Last year, Stuart visited Raymond Blanc’s Le Manoir aux Quat’Saisons; as well as learning new techniques for creating unusual and delicious breads, Stuart was also introduced to some new varieties of exotic herb. This sparked ideas for redevelopment of the herb garden, which has been an important part of The Hundred House since it began. Construction started about two months ago, with the creation of 14 raised beds.As with everything at The Hundred House, it was a fabulous team effort, including the help of Ron,who took part in the original refurbishment in 1985. Henry and Stuart decided to use a raised bed system, which allows for easier management of the variety of herbs used. This means a greater range of herb plants can be grown,which turn provides an array of new flavours and menu inspiration.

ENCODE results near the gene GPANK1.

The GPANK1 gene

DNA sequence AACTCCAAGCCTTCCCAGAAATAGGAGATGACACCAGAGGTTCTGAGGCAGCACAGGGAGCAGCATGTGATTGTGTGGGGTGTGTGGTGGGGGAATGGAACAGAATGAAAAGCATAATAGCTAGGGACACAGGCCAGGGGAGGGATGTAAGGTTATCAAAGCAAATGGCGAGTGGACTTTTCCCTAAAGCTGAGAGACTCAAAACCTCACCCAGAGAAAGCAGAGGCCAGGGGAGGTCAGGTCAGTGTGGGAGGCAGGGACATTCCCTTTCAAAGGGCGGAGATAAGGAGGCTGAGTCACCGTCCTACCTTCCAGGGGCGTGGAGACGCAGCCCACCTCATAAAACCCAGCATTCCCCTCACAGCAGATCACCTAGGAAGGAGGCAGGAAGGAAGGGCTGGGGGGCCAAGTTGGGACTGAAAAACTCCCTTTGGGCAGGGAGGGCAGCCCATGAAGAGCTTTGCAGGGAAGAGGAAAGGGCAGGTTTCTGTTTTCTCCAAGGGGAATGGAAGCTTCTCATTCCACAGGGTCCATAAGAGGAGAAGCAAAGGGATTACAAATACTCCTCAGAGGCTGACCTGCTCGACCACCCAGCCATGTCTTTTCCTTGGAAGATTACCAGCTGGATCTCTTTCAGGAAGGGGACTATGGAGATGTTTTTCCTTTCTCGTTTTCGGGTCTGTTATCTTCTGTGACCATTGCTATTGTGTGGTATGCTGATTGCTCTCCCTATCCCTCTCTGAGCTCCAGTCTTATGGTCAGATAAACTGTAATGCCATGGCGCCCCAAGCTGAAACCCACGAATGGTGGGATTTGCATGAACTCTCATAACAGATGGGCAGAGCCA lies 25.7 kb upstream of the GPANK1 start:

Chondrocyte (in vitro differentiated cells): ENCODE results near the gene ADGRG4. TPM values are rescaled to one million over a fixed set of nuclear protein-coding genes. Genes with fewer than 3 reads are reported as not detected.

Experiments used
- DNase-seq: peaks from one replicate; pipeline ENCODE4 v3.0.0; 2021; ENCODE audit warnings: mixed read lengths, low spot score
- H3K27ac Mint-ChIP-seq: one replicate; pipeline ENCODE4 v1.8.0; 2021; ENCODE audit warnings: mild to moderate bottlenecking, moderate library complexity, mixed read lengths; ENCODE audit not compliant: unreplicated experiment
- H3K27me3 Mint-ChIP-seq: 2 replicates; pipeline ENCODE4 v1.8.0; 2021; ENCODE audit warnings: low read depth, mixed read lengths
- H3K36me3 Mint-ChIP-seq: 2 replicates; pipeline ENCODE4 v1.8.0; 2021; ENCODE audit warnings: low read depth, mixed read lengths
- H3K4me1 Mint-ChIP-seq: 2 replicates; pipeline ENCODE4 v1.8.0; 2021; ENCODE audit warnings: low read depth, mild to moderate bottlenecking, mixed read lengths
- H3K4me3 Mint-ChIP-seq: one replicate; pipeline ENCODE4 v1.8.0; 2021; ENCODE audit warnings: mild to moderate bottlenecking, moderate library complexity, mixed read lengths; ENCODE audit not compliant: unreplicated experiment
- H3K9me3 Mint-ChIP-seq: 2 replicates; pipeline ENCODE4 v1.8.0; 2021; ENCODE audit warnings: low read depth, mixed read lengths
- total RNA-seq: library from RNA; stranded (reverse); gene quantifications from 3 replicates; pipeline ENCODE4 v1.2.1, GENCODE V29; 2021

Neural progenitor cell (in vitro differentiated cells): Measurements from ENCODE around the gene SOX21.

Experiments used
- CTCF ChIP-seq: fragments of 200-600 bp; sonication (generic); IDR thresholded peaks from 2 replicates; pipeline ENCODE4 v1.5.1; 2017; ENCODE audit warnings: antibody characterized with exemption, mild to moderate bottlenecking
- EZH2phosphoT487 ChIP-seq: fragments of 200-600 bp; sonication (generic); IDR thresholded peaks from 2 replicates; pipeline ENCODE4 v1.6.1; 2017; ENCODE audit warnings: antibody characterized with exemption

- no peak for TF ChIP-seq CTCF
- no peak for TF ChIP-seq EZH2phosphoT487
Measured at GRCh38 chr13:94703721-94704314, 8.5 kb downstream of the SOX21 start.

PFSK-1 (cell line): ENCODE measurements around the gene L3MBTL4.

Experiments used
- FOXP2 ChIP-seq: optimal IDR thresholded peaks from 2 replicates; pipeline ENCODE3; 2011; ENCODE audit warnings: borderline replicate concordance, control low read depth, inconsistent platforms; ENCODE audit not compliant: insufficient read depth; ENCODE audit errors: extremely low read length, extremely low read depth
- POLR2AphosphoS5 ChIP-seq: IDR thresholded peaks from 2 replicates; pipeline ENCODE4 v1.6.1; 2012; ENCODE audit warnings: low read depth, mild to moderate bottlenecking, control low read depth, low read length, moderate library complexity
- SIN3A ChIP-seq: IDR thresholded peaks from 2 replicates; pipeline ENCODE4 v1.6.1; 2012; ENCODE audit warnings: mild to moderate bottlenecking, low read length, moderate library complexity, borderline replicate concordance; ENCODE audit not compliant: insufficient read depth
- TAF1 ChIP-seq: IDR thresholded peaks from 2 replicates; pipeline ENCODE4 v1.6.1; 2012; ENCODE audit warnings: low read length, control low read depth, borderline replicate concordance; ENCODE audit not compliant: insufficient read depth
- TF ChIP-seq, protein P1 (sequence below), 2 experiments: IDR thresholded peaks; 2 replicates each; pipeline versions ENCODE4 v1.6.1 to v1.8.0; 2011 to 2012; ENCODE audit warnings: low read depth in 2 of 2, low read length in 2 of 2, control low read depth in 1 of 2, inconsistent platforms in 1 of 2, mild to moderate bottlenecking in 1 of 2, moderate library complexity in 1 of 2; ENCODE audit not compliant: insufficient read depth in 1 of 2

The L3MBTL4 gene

During my day at The Hundred House, I was able to spend time with their resident plant expert and gardener, Denise, who describes herself as passionate about growing. Her joy and enthusiasm for the garden is infectious, and I came away with some useful tips for growing herbs at home. Denise explained that herbs are an ideal project for a new gardener, or if space is limited. Many herbs are Mediterranean in origin, so they are tolerant of dry conditions,and are happy in grow in pots or window boxes. Herbs can also provide attractive and useful borders for flowerbeds. Their only special requirement is lots of sun. She also passed on an excellent piece of advice which was to to grow only what I like to eat !
Denise explained that the new beds include edible flowers, such as nasturtium and viola, which are delicious in salads, as well as unusual varieties of coriander, and oriental greens, alongside less common examples of familiar varieties, such as thyme,fennel and mint.